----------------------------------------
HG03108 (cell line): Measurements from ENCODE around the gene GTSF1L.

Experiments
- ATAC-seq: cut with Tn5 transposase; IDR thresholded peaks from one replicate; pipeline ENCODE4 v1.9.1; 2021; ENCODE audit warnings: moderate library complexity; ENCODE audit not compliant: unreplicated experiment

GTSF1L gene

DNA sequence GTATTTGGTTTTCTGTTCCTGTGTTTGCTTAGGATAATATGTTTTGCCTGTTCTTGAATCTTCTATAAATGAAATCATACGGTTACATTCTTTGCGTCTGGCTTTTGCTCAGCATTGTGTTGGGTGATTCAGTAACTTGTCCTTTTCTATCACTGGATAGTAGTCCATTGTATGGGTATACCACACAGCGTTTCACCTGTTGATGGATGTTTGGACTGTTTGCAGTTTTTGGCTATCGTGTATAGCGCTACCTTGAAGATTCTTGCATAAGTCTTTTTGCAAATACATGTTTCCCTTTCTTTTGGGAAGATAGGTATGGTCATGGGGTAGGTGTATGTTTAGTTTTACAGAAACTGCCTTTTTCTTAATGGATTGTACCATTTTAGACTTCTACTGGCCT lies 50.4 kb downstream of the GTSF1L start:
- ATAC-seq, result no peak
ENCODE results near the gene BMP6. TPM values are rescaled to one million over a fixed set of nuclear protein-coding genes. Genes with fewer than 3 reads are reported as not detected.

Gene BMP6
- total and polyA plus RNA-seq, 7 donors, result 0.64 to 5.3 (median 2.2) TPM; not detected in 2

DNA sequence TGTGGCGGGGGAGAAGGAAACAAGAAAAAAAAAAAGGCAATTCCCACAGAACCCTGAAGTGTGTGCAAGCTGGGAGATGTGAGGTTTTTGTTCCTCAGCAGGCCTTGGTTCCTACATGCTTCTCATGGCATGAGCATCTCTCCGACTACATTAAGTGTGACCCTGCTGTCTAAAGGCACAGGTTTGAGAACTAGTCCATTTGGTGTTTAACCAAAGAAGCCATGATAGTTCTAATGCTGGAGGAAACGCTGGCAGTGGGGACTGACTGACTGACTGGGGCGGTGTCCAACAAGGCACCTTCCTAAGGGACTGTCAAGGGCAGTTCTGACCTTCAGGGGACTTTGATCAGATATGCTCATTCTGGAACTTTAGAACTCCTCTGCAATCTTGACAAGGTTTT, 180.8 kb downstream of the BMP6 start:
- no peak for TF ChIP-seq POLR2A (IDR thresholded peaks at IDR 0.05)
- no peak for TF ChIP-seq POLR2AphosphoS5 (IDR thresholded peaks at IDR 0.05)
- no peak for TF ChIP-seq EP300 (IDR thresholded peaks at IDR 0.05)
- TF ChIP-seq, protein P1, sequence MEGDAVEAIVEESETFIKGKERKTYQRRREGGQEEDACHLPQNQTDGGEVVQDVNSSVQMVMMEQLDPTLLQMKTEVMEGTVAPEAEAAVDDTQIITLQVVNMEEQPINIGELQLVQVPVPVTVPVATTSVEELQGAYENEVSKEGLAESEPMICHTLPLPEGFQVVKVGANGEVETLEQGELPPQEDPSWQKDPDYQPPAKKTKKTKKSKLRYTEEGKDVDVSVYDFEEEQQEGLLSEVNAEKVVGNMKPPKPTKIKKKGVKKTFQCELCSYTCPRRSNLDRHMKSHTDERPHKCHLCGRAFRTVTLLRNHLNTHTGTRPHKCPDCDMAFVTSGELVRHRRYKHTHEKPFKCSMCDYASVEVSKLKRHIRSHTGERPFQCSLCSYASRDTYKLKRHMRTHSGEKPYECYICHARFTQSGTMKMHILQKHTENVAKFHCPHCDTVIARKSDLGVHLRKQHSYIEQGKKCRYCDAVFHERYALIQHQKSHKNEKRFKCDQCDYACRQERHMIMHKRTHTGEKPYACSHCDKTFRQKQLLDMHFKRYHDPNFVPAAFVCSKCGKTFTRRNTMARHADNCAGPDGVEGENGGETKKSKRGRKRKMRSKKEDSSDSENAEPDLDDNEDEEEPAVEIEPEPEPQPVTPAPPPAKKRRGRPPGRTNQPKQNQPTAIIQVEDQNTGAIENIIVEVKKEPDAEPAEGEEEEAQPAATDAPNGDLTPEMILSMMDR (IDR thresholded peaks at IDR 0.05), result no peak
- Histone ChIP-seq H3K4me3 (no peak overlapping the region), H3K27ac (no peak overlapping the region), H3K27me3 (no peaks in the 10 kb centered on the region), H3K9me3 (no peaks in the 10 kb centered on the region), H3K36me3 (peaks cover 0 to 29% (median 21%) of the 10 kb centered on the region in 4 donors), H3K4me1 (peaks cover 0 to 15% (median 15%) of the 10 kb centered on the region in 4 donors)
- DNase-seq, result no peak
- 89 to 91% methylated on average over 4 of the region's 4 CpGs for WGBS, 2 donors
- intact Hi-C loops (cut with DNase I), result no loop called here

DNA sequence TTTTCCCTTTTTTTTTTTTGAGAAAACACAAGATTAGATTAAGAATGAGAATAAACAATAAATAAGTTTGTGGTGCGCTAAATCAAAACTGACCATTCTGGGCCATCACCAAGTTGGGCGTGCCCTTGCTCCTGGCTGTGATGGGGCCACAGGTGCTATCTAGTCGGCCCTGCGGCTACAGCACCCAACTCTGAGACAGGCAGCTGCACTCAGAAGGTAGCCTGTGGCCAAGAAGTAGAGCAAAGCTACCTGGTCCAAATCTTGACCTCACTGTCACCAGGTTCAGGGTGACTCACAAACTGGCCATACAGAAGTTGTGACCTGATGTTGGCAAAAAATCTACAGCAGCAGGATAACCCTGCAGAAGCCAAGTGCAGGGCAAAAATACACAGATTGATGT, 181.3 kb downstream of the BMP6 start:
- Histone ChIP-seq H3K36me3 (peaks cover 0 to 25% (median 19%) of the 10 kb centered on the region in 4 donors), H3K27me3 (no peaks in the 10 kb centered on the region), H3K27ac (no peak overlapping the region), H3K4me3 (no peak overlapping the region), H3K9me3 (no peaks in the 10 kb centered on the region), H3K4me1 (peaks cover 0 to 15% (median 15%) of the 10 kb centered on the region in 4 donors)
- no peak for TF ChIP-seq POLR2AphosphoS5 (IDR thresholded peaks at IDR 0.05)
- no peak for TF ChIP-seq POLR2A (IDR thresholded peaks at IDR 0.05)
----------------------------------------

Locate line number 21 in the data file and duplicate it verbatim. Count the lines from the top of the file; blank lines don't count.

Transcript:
- no peak for TF ChIP-seq POLR2AphosphoS5 (IDR thresholded peaks at IDR 0.05)